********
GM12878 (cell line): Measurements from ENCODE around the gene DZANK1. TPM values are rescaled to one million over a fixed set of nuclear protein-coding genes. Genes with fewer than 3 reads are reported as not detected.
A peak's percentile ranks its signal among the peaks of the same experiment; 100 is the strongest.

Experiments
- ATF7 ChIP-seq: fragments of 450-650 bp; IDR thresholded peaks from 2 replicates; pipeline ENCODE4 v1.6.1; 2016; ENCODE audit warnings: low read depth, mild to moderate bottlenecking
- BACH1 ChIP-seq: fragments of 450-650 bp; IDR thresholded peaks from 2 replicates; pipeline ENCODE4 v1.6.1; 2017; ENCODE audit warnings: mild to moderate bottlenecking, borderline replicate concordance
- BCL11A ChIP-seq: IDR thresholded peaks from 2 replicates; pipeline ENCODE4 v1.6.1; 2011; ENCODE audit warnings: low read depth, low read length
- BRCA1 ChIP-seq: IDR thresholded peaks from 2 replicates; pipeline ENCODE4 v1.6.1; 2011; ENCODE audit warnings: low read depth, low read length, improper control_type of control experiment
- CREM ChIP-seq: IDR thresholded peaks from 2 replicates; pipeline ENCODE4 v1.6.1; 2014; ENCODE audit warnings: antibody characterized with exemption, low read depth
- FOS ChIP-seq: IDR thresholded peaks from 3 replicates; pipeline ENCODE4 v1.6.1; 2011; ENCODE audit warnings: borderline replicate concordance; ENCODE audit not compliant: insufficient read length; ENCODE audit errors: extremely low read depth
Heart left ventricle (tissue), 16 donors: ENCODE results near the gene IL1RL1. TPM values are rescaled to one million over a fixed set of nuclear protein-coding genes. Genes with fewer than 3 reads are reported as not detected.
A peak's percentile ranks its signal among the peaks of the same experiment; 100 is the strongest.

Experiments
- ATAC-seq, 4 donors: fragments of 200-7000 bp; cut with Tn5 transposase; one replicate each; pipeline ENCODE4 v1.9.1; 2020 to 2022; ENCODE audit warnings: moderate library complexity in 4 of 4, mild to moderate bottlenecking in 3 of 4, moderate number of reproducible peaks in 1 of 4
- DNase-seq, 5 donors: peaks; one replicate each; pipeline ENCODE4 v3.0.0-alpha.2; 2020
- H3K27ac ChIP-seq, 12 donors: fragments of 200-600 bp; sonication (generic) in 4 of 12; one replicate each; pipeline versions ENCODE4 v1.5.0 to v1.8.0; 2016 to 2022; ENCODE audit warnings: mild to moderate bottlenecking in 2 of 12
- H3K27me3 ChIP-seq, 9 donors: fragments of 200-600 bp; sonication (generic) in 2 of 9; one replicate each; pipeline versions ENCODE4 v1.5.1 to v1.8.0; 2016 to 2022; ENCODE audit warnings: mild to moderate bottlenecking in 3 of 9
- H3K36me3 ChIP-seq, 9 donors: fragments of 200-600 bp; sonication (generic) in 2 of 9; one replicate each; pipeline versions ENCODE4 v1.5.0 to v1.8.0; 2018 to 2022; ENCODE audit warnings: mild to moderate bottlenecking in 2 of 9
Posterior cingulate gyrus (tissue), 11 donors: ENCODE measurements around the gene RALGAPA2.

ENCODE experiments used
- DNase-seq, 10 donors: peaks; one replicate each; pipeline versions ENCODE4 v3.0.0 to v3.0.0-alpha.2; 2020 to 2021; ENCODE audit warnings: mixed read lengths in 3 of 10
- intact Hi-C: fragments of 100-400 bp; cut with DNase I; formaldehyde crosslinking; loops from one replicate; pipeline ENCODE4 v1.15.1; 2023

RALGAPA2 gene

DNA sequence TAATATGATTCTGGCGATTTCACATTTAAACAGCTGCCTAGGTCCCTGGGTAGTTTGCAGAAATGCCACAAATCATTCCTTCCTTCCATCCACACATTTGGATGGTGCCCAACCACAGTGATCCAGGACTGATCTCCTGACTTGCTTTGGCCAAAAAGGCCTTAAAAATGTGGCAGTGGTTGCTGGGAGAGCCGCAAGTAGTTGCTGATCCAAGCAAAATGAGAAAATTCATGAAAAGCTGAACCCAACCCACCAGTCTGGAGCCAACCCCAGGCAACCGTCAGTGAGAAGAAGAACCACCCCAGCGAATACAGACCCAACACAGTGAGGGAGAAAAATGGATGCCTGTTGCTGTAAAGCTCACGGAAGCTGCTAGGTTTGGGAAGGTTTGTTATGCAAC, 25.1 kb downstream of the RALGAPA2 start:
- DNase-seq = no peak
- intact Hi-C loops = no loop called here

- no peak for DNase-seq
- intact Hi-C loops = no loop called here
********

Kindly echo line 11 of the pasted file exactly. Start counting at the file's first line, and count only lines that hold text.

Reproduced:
A peak's percentile ranks its signal among the peaks of the same experiment; 100 is the strongest.